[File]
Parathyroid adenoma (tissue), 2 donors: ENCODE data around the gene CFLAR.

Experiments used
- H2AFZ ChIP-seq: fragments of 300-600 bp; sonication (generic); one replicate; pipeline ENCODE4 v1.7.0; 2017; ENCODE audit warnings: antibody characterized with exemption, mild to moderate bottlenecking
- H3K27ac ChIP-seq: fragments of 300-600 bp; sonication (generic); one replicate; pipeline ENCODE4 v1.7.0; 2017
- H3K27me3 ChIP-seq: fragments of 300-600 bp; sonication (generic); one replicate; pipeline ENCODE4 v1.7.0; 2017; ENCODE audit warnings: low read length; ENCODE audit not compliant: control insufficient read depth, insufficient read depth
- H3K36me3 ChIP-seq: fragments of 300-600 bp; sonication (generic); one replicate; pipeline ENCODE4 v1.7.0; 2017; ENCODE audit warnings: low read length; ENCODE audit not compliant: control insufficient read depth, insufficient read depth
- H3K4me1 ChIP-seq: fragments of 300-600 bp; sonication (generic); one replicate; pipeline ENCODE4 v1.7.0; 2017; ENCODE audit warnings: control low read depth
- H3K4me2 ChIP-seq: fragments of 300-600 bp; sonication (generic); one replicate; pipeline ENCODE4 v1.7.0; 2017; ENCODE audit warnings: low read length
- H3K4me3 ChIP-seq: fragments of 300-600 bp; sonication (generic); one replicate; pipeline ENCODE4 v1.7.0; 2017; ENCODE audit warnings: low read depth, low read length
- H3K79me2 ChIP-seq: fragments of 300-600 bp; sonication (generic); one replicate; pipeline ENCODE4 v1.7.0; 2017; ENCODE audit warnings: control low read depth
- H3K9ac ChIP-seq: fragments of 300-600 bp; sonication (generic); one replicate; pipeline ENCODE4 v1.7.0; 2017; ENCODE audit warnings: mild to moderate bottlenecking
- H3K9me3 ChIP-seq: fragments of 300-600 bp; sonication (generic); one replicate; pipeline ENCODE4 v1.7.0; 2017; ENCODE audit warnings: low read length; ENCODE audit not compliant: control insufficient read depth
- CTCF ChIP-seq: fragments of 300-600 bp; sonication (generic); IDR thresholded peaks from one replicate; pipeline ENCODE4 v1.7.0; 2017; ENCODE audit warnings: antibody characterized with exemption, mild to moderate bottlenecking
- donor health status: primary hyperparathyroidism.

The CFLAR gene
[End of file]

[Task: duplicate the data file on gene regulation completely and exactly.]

Parathyroid adenoma (tissue), 2 donors: ENCODE data around the gene CFLAR.

Experiments used
- H2AFZ ChIP-seq: fragments of 300-600 bp; sonication (generic); one replicate; pipeline ENCODE4 v1.7.0; 2017; ENCODE audit warnings: antibody characterized with exemption, mild to moderate bottlenecking
- H3K27ac ChIP-seq: fragments of 300-600 bp; sonication (generic); one replicate; pipeline ENCODE4 v1.7.0; 2017
- H3K27me3 ChIP-seq: fragments of 300-600 bp; sonication (generic); one replicate; pipeline ENCODE4 v1.7.0; 2017; ENCODE audit warnings: low read length; ENCODE audit not compliant: control insufficient read depth, insufficient read depth
- H3K36me3 ChIP-seq: fragments of 300-600 bp; sonication (generic); one replicate; pipeline ENCODE4 v1.7.0; 2017; ENCODE audit warnings: low read length; ENCODE audit not compliant: control insufficient read depth, insufficient read depth
- H3K4me1 ChIP-seq: fragments of 300-600 bp; sonication (generic); one replicate; pipeline ENCODE4 v1.7.0; 2017; ENCODE audit warnings: control low read depth
- H3K4me2 ChIP-seq: fragments of 300-600 bp; sonication (generic); one replicate; pipeline ENCODE4 v1.7.0; 2017; ENCODE audit warnings: low read length
- H3K4me3 ChIP-seq: fragments of 300-600 bp; sonication (generic); one replicate; pipeline ENCODE4 v1.7.0; 2017; ENCODE audit warnings: low read depth, low read length
- H3K79me2 ChIP-seq: fragments of 300-600 bp; sonication (generic); one replicate; pipeline ENCODE4 v1.7.0; 2017; ENCODE audit warnings: control low read depth
- H3K9ac ChIP-seq: fragments of 300-600 bp; sonication (generic); one replicate; pipeline ENCODE4 v1.7.0; 2017; ENCODE audit warnings: mild to moderate bottlenecking
- H3K9me3 ChIP-seq: fragments of 300-600 bp; sonication (generic); one replicate; pipeline ENCODE4 v1.7.0; 2017; ENCODE audit warnings: low read length; ENCODE audit not compliant: control insufficient read depth
- CTCF ChIP-seq: fragments of 300-600 bp; sonication (generic); IDR thresholded peaks from one replicate; pipeline ENCODE4 v1.7.0; 2017; ENCODE audit warnings: antibody characterized with exemption, mild to moderate bottlenecking
- donor health status: primary hyperparathyroidism.

The CFLAR gene